(*) I would have loved to have performed the same analysis with a newer report, as the price of EADS stock went even below 9€ in the years that followed to reach over 24€ again in 2011… but the last report of EADS (or any other company) that I had with such detailed explanation of target prices was this one (and I’d never pay for such a paper).

EADS share price since its creation.

Note 1: You may think that the negative figures reached with this example are due to the case selected. If you think that is the case, I invite you to take another example and share it with us. I do not have many such reports available, and as I already stated, such a report is not something I would be willing to pay for, I can find many more useful ways to spend money.

Note 2: If you think I was biased by using frequent buys of 1,000€ each one and selling everything at once, I made the same calculation imposing that the manager used the technique “dollar cost averaging” also at the time of selling, that is selling about 1,000€ each time the recommendation was “sell”. The result: at the end of the period he would have 2,962.5€ in cash and 2,114.6€ in stock, having lost this time nearly 16% of the invested amount, even worse than in the first case.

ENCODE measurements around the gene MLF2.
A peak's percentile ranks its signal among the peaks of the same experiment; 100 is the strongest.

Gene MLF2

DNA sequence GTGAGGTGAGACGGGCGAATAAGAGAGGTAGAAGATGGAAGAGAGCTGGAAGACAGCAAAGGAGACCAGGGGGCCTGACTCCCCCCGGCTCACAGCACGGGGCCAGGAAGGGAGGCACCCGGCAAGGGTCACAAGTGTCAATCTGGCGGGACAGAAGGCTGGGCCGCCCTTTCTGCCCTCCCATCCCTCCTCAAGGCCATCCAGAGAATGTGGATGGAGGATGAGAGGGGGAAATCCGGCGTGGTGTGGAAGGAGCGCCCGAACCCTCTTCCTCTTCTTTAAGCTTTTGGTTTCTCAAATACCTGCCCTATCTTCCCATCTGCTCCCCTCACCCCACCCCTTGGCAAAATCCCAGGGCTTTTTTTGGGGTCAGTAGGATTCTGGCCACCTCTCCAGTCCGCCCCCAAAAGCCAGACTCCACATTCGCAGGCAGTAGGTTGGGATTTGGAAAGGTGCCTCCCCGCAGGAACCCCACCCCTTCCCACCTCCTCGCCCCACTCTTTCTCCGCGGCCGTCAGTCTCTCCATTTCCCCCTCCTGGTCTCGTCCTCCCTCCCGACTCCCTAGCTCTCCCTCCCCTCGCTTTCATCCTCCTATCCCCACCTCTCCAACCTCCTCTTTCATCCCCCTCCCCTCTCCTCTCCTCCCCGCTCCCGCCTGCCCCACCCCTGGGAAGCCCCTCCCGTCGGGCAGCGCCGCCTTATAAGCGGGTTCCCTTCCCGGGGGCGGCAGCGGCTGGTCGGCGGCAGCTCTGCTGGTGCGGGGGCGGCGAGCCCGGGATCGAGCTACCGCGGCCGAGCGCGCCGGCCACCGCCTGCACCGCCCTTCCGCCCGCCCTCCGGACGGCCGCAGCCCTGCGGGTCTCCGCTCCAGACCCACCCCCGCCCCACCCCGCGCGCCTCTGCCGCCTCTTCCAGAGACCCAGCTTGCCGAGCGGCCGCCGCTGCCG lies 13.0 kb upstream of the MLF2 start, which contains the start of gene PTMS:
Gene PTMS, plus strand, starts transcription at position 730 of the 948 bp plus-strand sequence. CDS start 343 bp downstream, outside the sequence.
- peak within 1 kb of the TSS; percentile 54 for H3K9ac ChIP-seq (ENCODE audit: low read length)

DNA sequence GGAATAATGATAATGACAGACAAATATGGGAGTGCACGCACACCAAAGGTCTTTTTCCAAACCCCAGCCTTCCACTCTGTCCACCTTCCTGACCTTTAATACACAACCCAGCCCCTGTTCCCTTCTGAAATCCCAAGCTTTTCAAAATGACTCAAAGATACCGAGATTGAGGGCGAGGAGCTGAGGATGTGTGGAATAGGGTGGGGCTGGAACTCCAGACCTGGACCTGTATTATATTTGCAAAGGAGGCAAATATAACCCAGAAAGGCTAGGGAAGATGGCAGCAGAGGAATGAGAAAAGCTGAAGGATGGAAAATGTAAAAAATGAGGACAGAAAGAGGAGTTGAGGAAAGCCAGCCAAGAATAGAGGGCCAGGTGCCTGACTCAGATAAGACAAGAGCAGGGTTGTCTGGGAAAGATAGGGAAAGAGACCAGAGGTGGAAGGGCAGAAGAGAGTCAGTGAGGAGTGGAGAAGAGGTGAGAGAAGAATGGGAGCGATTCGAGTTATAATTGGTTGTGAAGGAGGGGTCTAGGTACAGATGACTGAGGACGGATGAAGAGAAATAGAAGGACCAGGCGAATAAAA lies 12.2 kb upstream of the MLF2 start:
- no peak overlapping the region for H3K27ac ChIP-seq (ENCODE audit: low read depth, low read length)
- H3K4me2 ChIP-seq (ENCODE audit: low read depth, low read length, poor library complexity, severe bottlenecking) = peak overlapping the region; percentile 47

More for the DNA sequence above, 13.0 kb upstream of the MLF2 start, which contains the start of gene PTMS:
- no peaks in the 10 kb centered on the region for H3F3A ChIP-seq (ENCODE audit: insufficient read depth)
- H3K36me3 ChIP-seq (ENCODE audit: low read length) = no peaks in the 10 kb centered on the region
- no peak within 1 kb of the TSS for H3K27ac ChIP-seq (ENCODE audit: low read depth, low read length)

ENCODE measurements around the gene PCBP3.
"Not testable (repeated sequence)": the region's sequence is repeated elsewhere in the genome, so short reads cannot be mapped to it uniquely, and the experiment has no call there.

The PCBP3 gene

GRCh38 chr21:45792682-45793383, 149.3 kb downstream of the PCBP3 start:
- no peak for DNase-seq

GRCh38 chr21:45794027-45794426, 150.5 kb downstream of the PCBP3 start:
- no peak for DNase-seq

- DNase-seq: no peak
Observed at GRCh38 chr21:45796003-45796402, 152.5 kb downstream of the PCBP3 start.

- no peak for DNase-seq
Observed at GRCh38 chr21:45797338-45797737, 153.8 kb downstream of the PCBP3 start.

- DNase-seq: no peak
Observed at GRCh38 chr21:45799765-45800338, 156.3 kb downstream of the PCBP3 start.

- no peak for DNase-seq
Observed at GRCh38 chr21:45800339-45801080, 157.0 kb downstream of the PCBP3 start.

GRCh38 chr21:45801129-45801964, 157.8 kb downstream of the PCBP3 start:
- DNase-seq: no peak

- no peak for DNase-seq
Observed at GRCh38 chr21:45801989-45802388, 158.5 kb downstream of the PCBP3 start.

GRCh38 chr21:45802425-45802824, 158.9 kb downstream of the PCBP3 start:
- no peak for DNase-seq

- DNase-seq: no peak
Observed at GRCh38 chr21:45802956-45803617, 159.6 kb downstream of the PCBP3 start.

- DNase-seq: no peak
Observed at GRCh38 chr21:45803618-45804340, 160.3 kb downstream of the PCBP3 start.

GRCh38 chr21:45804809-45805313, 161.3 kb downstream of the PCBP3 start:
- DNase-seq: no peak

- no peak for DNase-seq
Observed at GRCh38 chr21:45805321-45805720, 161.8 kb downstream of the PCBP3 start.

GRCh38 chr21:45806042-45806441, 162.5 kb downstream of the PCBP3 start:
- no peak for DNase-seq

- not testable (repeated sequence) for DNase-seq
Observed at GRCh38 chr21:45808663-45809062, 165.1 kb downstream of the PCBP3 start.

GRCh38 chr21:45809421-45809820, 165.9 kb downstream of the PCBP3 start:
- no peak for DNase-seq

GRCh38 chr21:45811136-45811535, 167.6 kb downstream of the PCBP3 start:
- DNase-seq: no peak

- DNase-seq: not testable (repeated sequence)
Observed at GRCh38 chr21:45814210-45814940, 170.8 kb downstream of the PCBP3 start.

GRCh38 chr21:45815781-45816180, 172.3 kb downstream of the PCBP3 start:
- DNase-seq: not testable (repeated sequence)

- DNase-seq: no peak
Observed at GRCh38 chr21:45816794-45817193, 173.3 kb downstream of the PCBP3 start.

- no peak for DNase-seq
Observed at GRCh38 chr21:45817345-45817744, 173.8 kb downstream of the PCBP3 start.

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Buy high, sell low

If I tell you that investment banks way of making you rich is advising you to “Buy high and sell low”, you’d call me stupid, you’d think I got the sentence wrong (obviously the way to become rich is “buying low and selling high”).

Take a look at the chart below. It’s taken from an investment bank report of EADS at the end of 2007 (let me omit the name of the bank out of courtesy… nevertheless, all banks incur in the same vices).

EADS historical prices from 2005 to end 2007 and investment bank's target prices and recommendations.

Along almost 3 years time, the bank recommends you to buy at 6 different points in time with prices ranging from 26€ to 34€. In the same period it recommends selling 3 times with prices ranging from 18€ to 21€. That is indeed buying high and selling low.

Margin of Safety

Each time that the bank recommended “Buy” the stock actual price was just between 7-16% below the bank’s estimated target price (e.g. 31.5€ vs 34€, -7%). Benjamin Graham concept of “margin of safety” advises you to invest only when the margin between the price you’ve estimated as the stock’s intrinsic value and its current price is above 30%, otherwise possible errors in your judging of the price will eat away possible gains.

That means, that if the intrinsic value of EADS had been well estimated at 34€, and the price was 31.5€, still the recommendation should have been “hold” or “sell”, never “buy”. A “buy” should have come only when price was below 23.8€ for a target of 34€…

That was regarding the margin of safety… was the intrinsic value of EADS really 34€? I have checked statements of EADS several times since its creation. I have never come to that figure as its intrinsic value. Even discarding all the one-offs that have occurred in the last years, the conservative price I reached never went upper than 24€ (a price reached at some point in 2011 – when I sold my stock). That means that the stock would have been a “buy”, had I been the banker, only when its price was under 17€ (which was never the case in the period shown in the report – but for a long period afterwards).